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College of Science & Engineering



Many Texans don’t realize that within the past century, there have been more than 100 earthquakes in our state that have been large enough to be felt. Five of these earthquakes have had magnitudes between 5 and 6, making them large enough to be felt over a wide area and produce significant damage. While Texas has many fault lines, Helge Alsleben, associate professor of geology at TCU, explains why our earthquake hazard is small in comparison to other states and how seismic activity is monitored.

Are there fault lines in Texas?

Yes, there are many ancient fault lines in Texas. However, most of these are unlikely to be a significant seismic hazard. If you look at the active fault catalog ( available from the United States Geological Survey (USGS), you see that very few have been active in the most recent geologic time period over the past 1.6 million years, although there are some faults in far West Texas that have had some activity in that time period. Earthquake activity on ancient fault lines is possible, which is why we periodically have earthquakes in the state, but there are very few good maps (if any) that show fault lines in Texas as a whole. However, there are some regional maps and regional studies that show some detail on the locations of various faults.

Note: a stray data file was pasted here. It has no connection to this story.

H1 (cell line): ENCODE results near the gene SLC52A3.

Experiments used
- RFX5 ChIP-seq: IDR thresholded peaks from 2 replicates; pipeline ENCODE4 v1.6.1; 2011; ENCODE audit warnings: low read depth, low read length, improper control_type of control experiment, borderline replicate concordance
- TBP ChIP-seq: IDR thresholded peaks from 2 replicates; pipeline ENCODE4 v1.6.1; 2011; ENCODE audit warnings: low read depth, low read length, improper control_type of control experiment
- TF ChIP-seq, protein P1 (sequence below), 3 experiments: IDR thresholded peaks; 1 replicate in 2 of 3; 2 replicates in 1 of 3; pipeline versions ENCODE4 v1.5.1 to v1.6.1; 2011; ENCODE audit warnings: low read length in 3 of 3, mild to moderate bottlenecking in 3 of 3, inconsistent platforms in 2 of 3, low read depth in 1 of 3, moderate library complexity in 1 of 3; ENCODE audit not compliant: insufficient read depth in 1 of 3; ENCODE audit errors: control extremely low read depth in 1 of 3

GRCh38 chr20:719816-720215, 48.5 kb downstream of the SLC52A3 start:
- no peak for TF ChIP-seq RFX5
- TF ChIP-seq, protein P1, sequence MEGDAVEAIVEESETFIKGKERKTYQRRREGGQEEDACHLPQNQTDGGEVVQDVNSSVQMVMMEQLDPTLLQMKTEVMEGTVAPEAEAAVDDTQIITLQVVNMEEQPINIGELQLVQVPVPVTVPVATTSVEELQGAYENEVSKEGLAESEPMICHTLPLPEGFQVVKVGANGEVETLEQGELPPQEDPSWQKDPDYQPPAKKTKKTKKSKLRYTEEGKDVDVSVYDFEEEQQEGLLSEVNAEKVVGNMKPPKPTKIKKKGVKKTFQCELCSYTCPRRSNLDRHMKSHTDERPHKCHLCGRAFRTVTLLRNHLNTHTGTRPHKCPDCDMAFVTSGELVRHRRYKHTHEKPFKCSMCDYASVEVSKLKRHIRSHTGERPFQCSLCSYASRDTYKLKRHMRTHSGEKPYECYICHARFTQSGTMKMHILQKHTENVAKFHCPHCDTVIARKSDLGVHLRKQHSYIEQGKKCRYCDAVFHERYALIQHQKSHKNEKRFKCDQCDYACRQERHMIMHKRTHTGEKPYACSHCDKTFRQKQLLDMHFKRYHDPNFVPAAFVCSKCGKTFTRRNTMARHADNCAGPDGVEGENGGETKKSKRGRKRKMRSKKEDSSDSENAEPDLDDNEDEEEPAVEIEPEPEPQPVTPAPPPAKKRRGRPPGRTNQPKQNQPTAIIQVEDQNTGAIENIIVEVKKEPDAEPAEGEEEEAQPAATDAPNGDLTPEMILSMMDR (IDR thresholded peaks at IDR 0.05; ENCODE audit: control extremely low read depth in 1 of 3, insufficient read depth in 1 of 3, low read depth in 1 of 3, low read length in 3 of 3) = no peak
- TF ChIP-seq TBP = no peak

How is seismic activity monitored?

TexNet Seismic Observatory and the Center for Integrated Seismicity Research (CISR) at The University of Texas at Austin ( are responsible for monitoring seismic activity in the state. The USGS also monitors earthquake activity nationwide.

Are there earthquakes in Texas?

Yes, you can find recent data on the TexNet interactive map (

What is the largest recorded earthquake in Texas?

As far as I know (or find), the largest earthquake in the state was the 1931 Valentine Earthquake that occurred in West Texas and may have had a Richter magnitude up to 6.5.

What are contributing factors for the increased number of earthquakes in Texas?

The main factors that control seismic activity are the orientation and size of the fault, the orientation of active stresses in the Earth's crust, as well as the fluid pressure in the area. The latter is something that is commonly altered during fluid injections such as waste water disposal and can lead to the reactivation of faults (so-called human-induced seismicity).

Learn more about TCU’s Department of Geological Sciences.